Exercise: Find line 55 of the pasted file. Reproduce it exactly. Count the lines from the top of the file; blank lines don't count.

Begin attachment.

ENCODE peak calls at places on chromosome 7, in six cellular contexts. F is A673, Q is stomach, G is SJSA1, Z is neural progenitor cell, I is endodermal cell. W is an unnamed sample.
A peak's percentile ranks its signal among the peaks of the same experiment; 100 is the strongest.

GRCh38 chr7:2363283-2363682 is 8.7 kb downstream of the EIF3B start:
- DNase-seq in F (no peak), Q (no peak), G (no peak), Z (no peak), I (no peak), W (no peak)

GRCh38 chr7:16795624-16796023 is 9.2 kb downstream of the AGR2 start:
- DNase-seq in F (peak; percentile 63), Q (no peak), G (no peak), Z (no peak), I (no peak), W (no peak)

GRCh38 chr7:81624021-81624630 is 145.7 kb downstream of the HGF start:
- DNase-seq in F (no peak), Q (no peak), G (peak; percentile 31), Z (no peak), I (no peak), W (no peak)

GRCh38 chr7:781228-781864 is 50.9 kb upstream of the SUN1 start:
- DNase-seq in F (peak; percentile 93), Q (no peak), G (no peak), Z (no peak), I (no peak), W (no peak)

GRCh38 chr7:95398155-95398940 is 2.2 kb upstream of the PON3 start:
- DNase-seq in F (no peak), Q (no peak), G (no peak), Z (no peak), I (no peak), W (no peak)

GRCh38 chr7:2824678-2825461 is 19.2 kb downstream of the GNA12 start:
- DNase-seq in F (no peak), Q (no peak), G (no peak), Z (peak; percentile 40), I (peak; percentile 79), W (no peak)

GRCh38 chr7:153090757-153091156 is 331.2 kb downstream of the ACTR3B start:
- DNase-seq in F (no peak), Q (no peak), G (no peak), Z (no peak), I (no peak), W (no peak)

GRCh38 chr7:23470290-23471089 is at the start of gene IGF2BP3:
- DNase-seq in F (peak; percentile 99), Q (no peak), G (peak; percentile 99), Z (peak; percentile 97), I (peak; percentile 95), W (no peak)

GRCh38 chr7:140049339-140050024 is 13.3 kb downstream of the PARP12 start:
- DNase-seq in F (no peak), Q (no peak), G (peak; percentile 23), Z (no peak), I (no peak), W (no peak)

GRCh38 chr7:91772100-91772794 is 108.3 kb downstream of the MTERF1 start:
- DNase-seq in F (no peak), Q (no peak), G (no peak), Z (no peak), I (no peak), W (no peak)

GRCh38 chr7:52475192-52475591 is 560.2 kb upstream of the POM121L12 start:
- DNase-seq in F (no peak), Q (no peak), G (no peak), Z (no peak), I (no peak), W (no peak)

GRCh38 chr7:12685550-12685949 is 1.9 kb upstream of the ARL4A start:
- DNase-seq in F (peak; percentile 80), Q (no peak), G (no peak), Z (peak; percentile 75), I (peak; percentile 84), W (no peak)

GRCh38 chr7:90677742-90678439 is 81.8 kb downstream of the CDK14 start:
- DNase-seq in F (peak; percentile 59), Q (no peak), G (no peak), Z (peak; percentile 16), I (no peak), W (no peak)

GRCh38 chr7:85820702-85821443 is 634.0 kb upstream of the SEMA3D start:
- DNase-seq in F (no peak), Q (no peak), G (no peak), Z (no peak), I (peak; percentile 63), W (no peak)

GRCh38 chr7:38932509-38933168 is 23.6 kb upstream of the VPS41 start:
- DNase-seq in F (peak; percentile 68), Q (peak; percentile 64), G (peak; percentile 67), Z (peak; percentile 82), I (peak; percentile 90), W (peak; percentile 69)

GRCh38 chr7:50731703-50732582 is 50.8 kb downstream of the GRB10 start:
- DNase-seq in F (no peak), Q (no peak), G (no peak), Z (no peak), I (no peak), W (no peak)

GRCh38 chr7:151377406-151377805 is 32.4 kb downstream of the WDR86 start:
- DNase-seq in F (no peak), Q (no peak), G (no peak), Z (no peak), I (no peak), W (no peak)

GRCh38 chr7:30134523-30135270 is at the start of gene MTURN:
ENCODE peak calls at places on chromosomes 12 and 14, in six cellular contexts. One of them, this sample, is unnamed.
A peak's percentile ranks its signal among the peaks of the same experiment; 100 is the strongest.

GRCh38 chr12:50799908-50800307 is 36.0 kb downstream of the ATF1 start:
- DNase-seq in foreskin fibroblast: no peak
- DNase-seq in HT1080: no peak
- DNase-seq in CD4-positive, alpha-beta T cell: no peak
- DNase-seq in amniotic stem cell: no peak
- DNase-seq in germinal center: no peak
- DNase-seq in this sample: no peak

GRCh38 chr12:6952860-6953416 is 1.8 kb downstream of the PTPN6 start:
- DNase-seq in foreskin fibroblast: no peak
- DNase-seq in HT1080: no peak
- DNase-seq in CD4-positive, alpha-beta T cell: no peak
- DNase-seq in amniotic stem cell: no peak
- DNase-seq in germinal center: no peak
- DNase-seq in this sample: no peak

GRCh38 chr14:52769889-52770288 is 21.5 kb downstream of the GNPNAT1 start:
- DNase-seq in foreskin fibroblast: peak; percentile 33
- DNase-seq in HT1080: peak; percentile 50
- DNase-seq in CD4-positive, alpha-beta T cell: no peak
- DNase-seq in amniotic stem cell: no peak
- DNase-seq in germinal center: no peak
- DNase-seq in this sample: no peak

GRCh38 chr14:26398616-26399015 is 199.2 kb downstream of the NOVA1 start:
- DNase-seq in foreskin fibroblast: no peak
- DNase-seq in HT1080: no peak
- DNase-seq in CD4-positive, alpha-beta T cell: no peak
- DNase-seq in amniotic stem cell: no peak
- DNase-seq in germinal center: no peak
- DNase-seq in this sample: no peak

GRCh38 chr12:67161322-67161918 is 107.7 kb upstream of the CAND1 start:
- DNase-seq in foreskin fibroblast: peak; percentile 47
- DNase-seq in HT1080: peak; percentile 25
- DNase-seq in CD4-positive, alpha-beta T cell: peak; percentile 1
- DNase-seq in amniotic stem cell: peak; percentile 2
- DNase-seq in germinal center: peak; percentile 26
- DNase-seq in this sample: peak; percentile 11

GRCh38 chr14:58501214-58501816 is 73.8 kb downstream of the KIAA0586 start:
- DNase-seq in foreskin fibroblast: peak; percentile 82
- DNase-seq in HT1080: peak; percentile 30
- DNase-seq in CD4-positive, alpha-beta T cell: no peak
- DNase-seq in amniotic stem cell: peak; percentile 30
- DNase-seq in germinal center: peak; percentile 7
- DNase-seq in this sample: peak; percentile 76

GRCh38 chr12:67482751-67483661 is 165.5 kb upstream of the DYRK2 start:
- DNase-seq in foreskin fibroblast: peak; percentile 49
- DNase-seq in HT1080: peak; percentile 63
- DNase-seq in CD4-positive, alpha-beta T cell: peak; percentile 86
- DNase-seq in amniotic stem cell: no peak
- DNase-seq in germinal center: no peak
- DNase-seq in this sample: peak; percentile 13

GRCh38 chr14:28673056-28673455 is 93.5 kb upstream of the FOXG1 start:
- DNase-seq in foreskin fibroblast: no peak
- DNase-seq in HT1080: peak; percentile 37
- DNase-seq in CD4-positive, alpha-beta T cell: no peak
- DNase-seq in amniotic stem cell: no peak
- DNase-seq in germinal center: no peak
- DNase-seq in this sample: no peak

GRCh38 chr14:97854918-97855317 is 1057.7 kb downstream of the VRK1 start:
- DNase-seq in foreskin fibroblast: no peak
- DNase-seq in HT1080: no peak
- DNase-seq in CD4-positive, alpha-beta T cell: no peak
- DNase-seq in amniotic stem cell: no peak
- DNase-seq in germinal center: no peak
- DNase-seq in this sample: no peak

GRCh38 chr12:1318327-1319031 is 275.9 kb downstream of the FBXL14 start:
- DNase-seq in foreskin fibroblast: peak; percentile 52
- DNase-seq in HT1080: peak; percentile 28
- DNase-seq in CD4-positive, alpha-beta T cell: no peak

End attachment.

- DNase-seq in foreskin fibroblast: peak; percentile 33